The government's next argument, that Chadwick does not apply to a search which was not remote in time and place from the arrest, is no more persuasive. Chadwick's requirement of a warrant does not depend on the amount of time or space between the arrest and the search but on the extent to which the property is within the control of the police:

 "In our view, when no exigency is shown to support the need for an immediate search, the Warrant Clause places the line at the point where the property to be searched comes under the exclusive dominion of police authority." 433 U.S. 1 at 15.

 Ester's luggage was immediately placed in the possession of the federal narcotics agents and no exigent facts are suggested which required that the suitcase be searched at once. Under the circumstances, Ester is entitled to the safeguards of Chadwick.

 The government argues, however, that even if Agent Pope could not lawfully search the suitcase as an incident to arrest, the search was valid because Ester consented to it. But the facts surrounding the search do not indicate that Ester did anything more than display the passive acquiescence to be expected from someone surrounded by federal agents and sitting in a government car. Although he answered Pope's questions as to the whereabouts of the key to his luggage, Ester was not asked for permission to search the suitcase or told that he had any choice but to permit the search. Indeed the behavior of the agents in asking for the key without advising him that he need not tell them where it was, or consent to opening the luggage, would have suggested to any uninformed citizen that the agents had the right to search, and that there was nothing an arrestee could do about it. A citizen has the right to assume that a law enforcement officer will not propose illegal behavior, and the agent's questioning about the key could only be construed as a proposal to open the suitcase. The cases relied on by the government, which involve explicit grants of permission to search, are therefore inapposite. United States v. Watson, 423 U.S. 411, 46 L. Ed. 2d 598, 96 S. Ct. 820 (1976). Schneckloth v. Bustamonte, 412 U.S. 218, 36 L. Ed. 2d 854, 93 S. Ct. 2041 (1973). Accordingly, since we do not find that the search was consented to, the motion to suppress the heroin is granted.

 II. Probable Cause to Arrest

 Whether the government had probable cause to arrest Ester presents a more difficult question. Probable cause exists when "the facts and circumstances within [the arresting officers'] knowledge and of which they had reasonably trustworthy information were sufficient in themselves to warrant a man of reasonable caution in the belief that" an offense was being committed. Carroll v. United States, 267 U.S. 132, 162, 69 L. Ed. 543, 45 S. Ct. 280 (1925). The government argues that the sum total of the circumstances surrounding the arrest gave the agents reason to believe that Ester was participating in a narcotics conspiracy. Ester counters that the only information Agent Pope had about a narcotics transaction related to Donnie Lewis, and that the government acted on mere suspicion in connecting Ester with the transaction and arresting him. Since the decision to suppress the heroin disposes of this motion, we do not reach the question of whether probable cause existed to arrest Ester. Strong arguments, however, are offered by both the government and the defense on this point.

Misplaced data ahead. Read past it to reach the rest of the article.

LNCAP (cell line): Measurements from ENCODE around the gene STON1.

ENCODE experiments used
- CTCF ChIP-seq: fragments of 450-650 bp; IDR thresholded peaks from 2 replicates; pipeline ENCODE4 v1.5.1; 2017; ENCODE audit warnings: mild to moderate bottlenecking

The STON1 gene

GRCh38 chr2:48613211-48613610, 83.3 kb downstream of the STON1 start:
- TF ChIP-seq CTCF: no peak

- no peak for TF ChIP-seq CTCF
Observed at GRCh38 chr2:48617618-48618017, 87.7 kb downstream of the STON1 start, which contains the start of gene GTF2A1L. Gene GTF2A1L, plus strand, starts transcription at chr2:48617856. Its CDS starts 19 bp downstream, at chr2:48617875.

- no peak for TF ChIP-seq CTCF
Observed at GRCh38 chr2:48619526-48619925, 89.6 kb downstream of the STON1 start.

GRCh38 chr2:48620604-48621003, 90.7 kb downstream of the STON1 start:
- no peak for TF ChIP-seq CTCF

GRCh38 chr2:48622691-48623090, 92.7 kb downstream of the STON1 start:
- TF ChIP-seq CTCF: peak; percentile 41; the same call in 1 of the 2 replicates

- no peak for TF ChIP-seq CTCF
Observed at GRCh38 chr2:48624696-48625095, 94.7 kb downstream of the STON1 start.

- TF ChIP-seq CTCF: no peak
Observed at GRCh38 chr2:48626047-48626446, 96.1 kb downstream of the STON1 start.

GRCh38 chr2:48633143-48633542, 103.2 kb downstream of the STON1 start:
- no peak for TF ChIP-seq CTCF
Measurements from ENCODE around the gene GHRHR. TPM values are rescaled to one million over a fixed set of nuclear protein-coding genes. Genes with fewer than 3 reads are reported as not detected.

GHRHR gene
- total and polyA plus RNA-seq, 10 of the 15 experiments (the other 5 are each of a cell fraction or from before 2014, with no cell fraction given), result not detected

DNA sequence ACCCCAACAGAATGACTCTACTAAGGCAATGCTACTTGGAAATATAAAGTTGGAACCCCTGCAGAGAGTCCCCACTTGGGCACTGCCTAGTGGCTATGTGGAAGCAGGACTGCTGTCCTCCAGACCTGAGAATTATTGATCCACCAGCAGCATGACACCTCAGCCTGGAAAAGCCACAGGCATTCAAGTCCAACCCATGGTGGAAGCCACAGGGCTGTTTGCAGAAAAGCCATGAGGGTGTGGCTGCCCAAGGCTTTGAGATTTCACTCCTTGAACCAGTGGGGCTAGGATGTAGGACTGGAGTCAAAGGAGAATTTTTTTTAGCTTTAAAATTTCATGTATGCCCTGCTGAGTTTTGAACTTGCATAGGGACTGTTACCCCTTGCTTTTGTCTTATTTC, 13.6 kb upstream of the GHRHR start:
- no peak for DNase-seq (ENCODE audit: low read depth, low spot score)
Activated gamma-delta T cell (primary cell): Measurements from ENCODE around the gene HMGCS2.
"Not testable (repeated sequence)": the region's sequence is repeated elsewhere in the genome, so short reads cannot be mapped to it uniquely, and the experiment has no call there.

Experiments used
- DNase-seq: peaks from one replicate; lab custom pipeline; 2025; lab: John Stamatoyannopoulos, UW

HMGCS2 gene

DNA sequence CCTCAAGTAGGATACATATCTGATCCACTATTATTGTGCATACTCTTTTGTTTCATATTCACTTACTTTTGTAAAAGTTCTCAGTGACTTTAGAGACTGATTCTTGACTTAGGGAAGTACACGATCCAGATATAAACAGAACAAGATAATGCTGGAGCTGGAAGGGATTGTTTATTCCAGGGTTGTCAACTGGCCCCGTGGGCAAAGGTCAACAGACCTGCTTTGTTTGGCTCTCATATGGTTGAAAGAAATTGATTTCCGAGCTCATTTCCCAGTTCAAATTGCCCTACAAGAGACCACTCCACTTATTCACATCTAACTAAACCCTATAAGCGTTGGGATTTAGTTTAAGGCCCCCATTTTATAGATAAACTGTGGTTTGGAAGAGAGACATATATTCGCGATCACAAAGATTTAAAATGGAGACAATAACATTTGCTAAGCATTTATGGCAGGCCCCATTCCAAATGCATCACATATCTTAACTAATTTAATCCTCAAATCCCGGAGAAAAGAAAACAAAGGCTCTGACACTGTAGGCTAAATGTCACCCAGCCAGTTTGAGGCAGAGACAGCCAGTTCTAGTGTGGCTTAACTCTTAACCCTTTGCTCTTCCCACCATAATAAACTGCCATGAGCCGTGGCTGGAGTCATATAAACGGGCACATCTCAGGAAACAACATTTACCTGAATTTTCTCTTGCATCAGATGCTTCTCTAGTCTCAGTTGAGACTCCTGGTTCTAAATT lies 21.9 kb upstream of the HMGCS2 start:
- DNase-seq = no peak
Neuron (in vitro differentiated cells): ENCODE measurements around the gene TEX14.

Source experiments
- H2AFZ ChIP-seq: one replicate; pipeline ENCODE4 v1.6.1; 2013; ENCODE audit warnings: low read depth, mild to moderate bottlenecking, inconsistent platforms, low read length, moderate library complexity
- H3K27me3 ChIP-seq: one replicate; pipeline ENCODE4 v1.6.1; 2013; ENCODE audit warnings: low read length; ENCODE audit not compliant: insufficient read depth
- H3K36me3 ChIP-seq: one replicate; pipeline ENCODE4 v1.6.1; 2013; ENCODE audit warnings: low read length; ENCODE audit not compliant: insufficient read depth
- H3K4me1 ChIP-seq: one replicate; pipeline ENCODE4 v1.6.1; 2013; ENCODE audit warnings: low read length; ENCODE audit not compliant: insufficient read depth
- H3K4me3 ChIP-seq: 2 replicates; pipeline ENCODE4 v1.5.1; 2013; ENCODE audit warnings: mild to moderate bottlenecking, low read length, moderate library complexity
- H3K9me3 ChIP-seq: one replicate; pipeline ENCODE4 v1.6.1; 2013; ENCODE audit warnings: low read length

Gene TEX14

III. Eavesdropping at the Hilton Hotel

 Ester also questions the legality of the agents' actions in eavesdropping on the conversations in Room 1920. The introduction of these conversations goes to the question of probable cause for the arrest, which we are not deciding in this motion. However, we note that Ester's argument that eavesdropping accomplished by pressing a glass to a wall falls within the holding of Katz v. United States, 389 U.S. 347, 19 L. Ed. 2d 576, 88 S. Ct. 507 (1967), is dubious. Katz held that a person making a telephone call from a public booth justifiably relies that his conversation will not be electronically overheard. On the other hand, this circuit has ruled that there is no justified reliance against eavesdropping by the naked ear on a conversation in an adjoining room. United States v. Ortega, 471 F.2d 1350, 1361 (2d Cir. 1972); cert. denied, 411 U.S. 948, 36 L. Ed. 2d 409, 93 S. Ct. 1924, 93 S. Ct. 1925 (1973); United States v. Llanes, 398 F.2d 880, 883-84 (2d Cir. 1968). Here there is no violation of the Fourth Amendment because Ester has not shown that his expectation of privacy was interfered with any more by listening through a glass rather than with the naked ear.

 The motion to suppress the heroin is granted.

 It is so ordered.

 MORRIS E. LASKER / U.S.D.J.